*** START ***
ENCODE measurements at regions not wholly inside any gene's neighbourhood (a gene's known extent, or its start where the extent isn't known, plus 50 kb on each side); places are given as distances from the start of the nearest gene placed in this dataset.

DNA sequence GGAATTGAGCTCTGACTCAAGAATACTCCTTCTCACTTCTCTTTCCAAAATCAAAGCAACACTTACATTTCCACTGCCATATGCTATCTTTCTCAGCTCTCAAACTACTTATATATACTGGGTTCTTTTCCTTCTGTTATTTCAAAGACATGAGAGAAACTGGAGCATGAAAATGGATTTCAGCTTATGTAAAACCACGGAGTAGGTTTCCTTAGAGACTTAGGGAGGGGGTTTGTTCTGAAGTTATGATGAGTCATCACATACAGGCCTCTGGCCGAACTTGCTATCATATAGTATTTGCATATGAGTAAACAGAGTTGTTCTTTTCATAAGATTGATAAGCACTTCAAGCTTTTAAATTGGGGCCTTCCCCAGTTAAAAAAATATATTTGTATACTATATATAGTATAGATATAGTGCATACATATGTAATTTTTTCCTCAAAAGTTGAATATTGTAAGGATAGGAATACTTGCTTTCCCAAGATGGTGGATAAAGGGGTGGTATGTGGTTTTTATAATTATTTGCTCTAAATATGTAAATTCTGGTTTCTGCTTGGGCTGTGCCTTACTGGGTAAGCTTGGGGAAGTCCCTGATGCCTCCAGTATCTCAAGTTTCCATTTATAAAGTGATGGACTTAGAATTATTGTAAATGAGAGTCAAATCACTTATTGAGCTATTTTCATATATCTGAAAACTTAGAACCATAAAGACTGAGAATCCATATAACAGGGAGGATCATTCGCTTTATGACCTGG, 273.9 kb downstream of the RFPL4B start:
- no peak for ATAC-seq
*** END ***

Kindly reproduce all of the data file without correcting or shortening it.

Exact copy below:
ENCODE measurements at regions not wholly inside any gene's neighbourhood (a gene's known extent, or its start where the extent isn't known, plus 50 kb on each side); places are given as distances from the start of the nearest gene placed in this dataset.

DNA sequence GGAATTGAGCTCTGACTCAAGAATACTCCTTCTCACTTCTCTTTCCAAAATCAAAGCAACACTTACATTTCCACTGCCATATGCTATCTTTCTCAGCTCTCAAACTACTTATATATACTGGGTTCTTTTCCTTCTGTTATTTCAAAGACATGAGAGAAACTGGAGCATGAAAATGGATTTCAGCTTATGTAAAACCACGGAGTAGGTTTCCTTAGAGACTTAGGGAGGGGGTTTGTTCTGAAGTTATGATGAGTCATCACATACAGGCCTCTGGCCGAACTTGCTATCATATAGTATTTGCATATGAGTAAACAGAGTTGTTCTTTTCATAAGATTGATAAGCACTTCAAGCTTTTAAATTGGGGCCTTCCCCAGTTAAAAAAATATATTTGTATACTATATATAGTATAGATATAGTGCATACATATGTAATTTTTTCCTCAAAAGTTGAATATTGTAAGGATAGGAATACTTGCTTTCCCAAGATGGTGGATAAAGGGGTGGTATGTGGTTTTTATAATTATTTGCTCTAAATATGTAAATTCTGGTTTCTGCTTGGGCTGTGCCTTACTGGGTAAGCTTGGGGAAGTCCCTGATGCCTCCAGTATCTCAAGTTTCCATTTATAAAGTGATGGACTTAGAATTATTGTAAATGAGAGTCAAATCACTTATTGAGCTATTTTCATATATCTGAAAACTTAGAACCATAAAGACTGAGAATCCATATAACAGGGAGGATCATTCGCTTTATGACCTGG, 273.9 kb downstream of the RFPL4B start:
- no peak for ATAC-seq